Everyone knows someone who has had a knee or hip replacement or heart surgery.
It's not fun, but what a Tucson scientist is working on right now could make it a lot easier on you and me if we ever need that kind of surgery.
It's new technology that goes right into your body and, believe it or not, someday might go right into your phone.
Some day our cell phones might be made of biodegradable polymer, a plastic.
Imagine what that means.
For now the future of that dissolvable polymer will be inside our bodies.
Making cell phones and even computers and other consumer electronics out of biodegradable polymers is a bit off in the distance.
But here's the idea: You don't need that cell phone anymore? Make it disappear.
"On Mission Impossible where you effectively activate something and then with time--shhhh--it kind of goes away."
That's Dr. Marvin Slepian, University of Arizona cardiologist, engineer, scientist.
He says we won't see dissolving cell phones or computers soon, but the medical applications are right around the corner.
"I mean this is the hot thing that we're working on because we've been working on this for 25 years and this is kind of the meeting of the minds," says Slepian whose official title is UA Professor of Medicine and Biomedical Engineering.
The "meeting of the minds" he's talking about combines his work in biodegradable polymers with the new degradable electronics that scientists at the University of Illinois are developing.
The team's goal is to help patients heal better and stay well longer.
Let's start with devices that go into the blood vessels to keep them open. They're called stents.
"So what we're talking about is the synthesis of our long-standing work on biodegradable polymers and degradable stents with novel new degradable electronics," Slepian says.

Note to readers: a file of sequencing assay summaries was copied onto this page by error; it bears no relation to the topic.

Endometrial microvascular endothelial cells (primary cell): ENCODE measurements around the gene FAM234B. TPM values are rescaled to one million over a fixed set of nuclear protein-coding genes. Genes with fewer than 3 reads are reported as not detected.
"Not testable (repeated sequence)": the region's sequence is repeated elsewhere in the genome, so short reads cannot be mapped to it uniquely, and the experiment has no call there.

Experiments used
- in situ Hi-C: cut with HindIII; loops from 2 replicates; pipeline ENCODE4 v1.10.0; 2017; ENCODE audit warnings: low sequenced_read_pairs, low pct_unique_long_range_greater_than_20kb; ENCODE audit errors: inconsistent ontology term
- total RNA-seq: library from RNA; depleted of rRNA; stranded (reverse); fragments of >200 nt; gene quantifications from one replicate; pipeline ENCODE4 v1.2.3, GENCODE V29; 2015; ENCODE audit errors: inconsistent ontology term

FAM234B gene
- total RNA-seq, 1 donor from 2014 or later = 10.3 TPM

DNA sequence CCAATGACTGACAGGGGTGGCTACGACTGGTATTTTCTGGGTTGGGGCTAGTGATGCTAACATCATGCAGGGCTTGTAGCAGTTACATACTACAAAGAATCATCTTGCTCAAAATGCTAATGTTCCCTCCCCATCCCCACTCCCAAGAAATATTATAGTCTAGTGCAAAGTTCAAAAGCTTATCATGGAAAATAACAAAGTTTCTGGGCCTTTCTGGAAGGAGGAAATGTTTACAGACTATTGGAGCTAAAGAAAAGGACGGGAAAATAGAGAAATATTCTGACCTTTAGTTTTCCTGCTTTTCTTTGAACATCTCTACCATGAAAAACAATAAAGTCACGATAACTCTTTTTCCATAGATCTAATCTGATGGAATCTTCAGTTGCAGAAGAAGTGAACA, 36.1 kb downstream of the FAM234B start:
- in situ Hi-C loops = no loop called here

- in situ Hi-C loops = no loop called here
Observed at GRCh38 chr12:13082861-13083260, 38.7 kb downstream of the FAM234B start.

Biodegradable stents are about to be used in patients in Europe, and are just a couple of years away from being used in the U.S.
They would replace the current metal stents that stay inside the body even though your body really might only need them for up to a year.
But what if the dissolvable stent also contained tiny dissolvable electronics that could detect potential problems and send out a warning?
"We could theoretically, with electronics, be able to detect days in advance that something was starting to happen to the stent," says Dr. Slepian.
He wants to take it even further.
No more stents. He would custom pave the inside of the artery.
Slepian holds a small plastic tube that he uses as a mock blood vessel. Inside, the tube is coated with a green polymer.
"The green is actually a biodegradable polymer which has been applied and acts as a support," Slepian says. "And if we added sensing electronics into a system that was completely biodegradable, it would detect that things are working well, that flow is good."
And if the electronics detected a problem, such as a blood clot...
"We theoretically could energize it and essentially zap it out like a self-cleaning oven," Slepian says.
"And then slowly, over time, as it's done its job, everything could biodegrade, and essentially what would happen is the material would dissolve."
Dr. Slepian says paving could be done in many tube-shaped things in the body that need support. Think bile ducts and fallopian tubes.
You also could put medications right inside the material.
Now expand the biodegradable electronics idea to other patients.
"One of the big problems we have today is infection of implanted devices. People have pacemakers that are put in. They have artificial hips," Slepian says.
Infection-zapping electronics would reduce the need for antibiotics.
Here's another idea. Biodegradable monitors could be used after certain surgeries instead of the current implantable probes that also have the potential for infection.
"We would be able to monitor it from the outside and if we built it so it degrades within a few weeks, the system goes away. The infection risk goes down. We don't have to remove anything," Slepian says.
He says we should expect to see the first biodegradable electronics in a patient within five years.
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